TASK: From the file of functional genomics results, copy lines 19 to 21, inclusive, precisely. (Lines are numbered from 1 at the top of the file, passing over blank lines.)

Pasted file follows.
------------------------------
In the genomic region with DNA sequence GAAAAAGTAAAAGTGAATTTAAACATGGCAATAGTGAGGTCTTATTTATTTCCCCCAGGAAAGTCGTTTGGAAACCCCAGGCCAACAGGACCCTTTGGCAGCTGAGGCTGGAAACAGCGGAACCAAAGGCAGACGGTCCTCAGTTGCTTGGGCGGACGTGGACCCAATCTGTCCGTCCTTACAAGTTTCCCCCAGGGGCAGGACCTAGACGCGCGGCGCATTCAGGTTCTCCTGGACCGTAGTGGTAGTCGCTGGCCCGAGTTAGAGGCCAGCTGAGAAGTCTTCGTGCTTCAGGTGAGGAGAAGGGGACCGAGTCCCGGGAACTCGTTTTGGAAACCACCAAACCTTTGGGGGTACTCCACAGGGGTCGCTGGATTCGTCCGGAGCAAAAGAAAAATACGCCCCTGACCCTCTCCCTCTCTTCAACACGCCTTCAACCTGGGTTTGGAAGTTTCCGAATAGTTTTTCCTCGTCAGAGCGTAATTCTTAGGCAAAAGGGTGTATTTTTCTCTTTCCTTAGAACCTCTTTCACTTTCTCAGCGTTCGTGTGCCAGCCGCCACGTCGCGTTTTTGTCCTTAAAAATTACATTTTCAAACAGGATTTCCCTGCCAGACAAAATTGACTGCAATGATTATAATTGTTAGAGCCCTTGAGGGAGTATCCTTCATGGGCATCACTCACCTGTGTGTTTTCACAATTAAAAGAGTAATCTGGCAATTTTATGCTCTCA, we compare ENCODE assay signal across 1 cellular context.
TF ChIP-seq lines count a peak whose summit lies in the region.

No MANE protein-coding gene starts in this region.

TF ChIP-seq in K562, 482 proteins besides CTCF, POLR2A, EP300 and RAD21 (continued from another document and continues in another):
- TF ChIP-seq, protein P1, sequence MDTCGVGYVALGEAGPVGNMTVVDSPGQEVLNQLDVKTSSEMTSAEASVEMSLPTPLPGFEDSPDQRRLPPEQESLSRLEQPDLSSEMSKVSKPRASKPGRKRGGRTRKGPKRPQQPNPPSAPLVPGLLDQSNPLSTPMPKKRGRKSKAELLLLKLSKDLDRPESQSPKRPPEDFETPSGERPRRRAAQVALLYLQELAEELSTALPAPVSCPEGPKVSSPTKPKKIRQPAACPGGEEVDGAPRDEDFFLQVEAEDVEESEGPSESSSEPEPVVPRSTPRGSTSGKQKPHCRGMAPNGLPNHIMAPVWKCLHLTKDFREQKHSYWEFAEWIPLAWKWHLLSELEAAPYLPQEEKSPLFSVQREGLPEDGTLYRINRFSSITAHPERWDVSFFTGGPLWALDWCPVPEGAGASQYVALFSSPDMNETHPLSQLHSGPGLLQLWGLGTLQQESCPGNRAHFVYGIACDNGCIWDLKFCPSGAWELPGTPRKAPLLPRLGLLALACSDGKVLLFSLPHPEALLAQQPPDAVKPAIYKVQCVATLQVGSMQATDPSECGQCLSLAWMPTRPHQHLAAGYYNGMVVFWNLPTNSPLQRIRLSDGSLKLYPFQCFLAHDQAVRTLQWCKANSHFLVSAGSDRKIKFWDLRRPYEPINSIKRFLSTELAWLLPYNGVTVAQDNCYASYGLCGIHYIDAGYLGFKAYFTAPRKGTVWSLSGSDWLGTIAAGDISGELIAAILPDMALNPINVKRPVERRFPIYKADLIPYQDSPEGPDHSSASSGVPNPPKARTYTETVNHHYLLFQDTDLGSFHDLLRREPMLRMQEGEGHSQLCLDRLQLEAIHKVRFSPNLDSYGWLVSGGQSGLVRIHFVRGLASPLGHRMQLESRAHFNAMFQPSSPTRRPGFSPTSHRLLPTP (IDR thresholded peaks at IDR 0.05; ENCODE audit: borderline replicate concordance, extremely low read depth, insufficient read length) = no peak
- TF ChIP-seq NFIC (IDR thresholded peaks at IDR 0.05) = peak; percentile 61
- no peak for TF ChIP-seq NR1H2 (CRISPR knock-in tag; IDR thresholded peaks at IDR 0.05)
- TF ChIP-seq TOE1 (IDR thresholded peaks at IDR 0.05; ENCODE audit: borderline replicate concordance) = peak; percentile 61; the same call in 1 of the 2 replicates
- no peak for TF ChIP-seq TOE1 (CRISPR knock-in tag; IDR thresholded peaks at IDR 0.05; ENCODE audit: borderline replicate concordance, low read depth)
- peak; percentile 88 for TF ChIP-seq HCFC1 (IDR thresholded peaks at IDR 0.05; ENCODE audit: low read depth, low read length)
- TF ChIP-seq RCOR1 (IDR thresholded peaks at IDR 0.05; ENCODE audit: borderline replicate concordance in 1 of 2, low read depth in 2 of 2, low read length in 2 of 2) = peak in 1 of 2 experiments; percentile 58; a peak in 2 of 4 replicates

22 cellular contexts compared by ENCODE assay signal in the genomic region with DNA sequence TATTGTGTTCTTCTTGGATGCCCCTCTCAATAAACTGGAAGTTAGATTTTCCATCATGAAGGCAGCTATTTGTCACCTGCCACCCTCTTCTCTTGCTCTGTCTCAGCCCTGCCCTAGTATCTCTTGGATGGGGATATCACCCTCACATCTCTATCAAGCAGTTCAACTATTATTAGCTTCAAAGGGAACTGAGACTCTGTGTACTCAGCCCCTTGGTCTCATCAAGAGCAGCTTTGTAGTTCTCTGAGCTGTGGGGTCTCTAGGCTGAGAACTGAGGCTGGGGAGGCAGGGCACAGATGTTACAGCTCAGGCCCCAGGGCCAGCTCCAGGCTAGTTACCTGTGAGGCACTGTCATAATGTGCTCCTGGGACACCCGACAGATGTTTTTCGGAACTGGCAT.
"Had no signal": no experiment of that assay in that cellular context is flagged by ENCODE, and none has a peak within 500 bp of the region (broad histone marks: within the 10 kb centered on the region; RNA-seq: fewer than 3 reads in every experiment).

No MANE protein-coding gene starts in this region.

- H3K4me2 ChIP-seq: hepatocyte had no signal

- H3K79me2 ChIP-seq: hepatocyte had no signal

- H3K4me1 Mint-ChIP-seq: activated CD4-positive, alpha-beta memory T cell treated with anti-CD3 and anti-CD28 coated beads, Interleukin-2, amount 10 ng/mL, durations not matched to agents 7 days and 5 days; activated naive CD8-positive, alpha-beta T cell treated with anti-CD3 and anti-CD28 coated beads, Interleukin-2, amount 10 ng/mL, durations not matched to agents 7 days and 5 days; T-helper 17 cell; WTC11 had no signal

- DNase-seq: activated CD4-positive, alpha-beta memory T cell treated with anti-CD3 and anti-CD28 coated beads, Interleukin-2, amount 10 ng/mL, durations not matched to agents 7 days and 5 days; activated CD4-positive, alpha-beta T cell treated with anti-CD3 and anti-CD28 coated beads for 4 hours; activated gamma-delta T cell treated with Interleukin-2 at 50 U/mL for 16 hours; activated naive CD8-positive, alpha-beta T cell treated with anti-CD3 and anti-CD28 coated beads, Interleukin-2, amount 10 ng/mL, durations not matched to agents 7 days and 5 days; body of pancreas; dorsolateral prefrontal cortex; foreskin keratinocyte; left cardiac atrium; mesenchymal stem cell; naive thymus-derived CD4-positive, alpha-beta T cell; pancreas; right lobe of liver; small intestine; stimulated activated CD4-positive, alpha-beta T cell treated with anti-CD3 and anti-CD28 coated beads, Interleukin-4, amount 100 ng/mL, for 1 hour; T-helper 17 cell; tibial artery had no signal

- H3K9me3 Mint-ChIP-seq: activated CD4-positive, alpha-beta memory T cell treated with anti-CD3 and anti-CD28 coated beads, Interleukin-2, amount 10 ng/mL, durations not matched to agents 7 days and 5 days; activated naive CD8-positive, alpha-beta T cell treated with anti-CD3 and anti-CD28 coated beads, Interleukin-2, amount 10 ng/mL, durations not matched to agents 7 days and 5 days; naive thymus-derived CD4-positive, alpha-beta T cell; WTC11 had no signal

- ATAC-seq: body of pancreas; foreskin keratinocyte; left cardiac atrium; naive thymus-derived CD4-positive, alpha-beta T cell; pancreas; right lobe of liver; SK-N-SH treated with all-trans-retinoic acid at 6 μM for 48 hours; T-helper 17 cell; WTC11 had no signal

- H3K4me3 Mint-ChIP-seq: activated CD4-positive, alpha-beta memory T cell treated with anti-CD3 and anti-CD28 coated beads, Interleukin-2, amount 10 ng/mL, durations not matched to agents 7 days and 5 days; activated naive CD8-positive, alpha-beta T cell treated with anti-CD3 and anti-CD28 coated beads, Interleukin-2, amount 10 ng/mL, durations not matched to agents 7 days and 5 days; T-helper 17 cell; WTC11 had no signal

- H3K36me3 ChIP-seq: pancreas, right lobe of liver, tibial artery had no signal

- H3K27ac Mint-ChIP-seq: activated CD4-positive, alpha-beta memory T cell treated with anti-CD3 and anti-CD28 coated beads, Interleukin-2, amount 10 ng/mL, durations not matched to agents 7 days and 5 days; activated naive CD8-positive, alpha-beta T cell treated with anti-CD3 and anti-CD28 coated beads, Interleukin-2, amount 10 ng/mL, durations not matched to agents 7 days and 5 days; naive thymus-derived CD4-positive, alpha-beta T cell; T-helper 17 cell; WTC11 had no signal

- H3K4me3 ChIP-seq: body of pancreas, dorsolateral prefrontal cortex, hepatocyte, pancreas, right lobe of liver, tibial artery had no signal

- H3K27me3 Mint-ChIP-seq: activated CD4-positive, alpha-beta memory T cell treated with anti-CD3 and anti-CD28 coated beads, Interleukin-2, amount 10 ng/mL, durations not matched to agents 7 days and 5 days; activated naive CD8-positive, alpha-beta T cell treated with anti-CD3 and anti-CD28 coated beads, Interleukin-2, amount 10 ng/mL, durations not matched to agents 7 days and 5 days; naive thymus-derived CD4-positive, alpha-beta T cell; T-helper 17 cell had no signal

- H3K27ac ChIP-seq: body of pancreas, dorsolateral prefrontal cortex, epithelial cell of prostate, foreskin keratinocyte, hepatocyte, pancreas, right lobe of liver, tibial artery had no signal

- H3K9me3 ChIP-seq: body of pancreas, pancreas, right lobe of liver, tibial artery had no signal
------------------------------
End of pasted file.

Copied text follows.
- H3K9me3 Mint-ChIP-seq: activated CD4-positive, alpha-beta memory T cell treated with anti-CD3 and anti-CD28 coated beads, Interleukin-2, amount 10 ng/mL, durations not matched to agents 7 days and 5 days; activated naive CD8-positive, alpha-beta T cell treated with anti-CD3 and anti-CD28 coated beads, Interleukin-2, amount 10 ng/mL, durations not matched to agents 7 days and 5 days; naive thymus-derived CD4-positive, alpha-beta T cell; WTC11 had no signal

- ATAC-seq: body of pancreas; foreskin keratinocyte; left cardiac atrium; naive thymus-derived CD4-positive, alpha-beta T cell; pancreas; right lobe of liver; SK-N-SH treated with all-trans-retinoic acid at 6 μM for 48 hours; T-helper 17 cell; WTC11 had no signal

- H3K4me3 Mint-ChIP-seq: activated CD4-positive, alpha-beta memory T cell treated with anti-CD3 and anti-CD28 coated beads, Interleukin-2, amount 10 ng/mL, durations not matched to agents 7 days and 5 days; activated naive CD8-positive, alpha-beta T cell treated with anti-CD3 and anti-CD28 coated beads, Interleukin-2, amount 10 ng/mL, durations not matched to agents 7 days and 5 days; T-helper 17 cell; WTC11 had no signal